There has been a huge movement lately read more diversely, and this is an excellent book for readers wishing to expand their understanding of the world. Every Day is for the Thief offers a beautifully written glimpse into life in a corner of the world most of us haven’t experienced. Cole portrays Lagos in all of its vibrance and corruption as his narrator revisits the city of his youth, describing it from the perspective of someone who grew up in Lagos but later made the US his home.

Mid-Month Book Look: What I’m Reading in May

Hello booklings! I’m extremely happy to report that it’s finally feeling like spring here in Buffalo! After a few days of glorious weather last week (during which I got to spend a perfect hour reading and drinking beer on the patio of my favorite bar) it rained like crazy, and now, in the last few days, there has been a positive explosion of leafy growth. There’s nothing better than the sight of brand new leaves on the trees lining my street.

It’s also been a pretty great reading month so far! I loved An Untamed State by Roxanne Gay, couldn’t put Brain on Fire down, and enjoyed Midsummer, a novella I read for TLC Book Tours. And now I’m reading The Interestings by Meg Wolitzer! I’m loving it so far and can’t wait to meet Ms.Wolitzer herself at BEA in a few weeks! Amid all of these great reads was one book I didn’t like: The Quick by Lauren Owen. It wasn’t at all what I was expecting, and although I tried to be open-minded, I just didn’t enjoy it.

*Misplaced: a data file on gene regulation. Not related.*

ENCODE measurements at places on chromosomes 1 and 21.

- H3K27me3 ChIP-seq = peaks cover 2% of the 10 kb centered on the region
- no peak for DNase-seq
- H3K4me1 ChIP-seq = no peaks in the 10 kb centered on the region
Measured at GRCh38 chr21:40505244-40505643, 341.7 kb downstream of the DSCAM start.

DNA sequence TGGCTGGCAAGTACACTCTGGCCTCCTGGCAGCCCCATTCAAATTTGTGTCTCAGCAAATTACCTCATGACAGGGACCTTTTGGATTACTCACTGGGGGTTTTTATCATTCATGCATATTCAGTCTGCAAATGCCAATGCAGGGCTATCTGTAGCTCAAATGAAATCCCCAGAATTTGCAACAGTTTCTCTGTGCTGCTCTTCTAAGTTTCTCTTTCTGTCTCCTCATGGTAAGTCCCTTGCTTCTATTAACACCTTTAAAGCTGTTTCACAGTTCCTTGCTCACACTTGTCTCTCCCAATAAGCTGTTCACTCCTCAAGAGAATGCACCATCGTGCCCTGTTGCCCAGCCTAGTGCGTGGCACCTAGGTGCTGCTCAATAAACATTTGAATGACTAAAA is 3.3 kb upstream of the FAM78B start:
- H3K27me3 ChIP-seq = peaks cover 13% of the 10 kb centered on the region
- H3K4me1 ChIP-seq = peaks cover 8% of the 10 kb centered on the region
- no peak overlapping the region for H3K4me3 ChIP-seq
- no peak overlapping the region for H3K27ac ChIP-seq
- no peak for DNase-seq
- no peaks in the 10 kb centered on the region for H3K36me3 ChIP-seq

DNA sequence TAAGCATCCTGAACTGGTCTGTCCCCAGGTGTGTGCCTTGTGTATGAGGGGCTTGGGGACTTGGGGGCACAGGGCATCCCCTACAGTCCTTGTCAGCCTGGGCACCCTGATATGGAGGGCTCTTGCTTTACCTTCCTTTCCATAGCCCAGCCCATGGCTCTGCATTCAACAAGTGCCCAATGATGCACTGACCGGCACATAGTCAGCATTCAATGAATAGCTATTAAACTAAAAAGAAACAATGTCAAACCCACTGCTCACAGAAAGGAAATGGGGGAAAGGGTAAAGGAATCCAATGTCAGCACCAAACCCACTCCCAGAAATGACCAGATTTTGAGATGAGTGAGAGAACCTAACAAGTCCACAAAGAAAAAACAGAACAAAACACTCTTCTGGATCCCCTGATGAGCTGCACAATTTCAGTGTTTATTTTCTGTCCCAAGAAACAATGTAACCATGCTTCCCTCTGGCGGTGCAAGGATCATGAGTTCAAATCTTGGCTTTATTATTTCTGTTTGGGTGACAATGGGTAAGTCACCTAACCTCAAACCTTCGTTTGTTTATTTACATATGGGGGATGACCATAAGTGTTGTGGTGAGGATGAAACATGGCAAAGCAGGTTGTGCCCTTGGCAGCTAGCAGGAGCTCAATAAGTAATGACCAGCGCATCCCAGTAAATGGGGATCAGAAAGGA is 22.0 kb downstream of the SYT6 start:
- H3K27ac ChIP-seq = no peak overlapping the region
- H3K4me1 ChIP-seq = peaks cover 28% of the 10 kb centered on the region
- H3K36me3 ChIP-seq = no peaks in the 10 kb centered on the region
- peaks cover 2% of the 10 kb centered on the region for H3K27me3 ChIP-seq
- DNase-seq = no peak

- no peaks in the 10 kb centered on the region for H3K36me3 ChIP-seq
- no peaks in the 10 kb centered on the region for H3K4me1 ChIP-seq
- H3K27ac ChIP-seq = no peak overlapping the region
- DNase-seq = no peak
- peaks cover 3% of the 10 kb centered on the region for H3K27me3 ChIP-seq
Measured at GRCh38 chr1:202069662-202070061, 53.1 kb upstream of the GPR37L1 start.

What have you been reading this month?

Mid-Month Book Look: What I’m Reading

mid may.jpgHello booklings! I’m extremely happy to report that it’s finally feeling like spring here in Buffalo! After a few days of glorious weather last week (during which I got to spend a perfect hour reading and drinking beer on the patio of my favorite bar) it rained like crazy, and now, in the last few days, there has been a positive explosion of leafy growth. There’s nothing better than the sight of brand new leaves on the trees lining my street.

It’s also been a pretty great reading month so far! I loved An Untamed State by Roxanne Gay, couldn’t put Brain on Fire down, and enjoyed Midsummer, a novella I read for TLC Book Tours. And now I’m reading The Interestings by Meg Wolitzer! I’m loving it so far and can’t wait to meet Ms.Wolitzer herself at BEA in a few weeks! Amid all of these great reads was one book I didn’t like: The Quick by Lauren Owen. It wasn’t at all what I was expecting, and although I tried to be open-minded, I just didn’t enjoy it.

What have you been reading this month?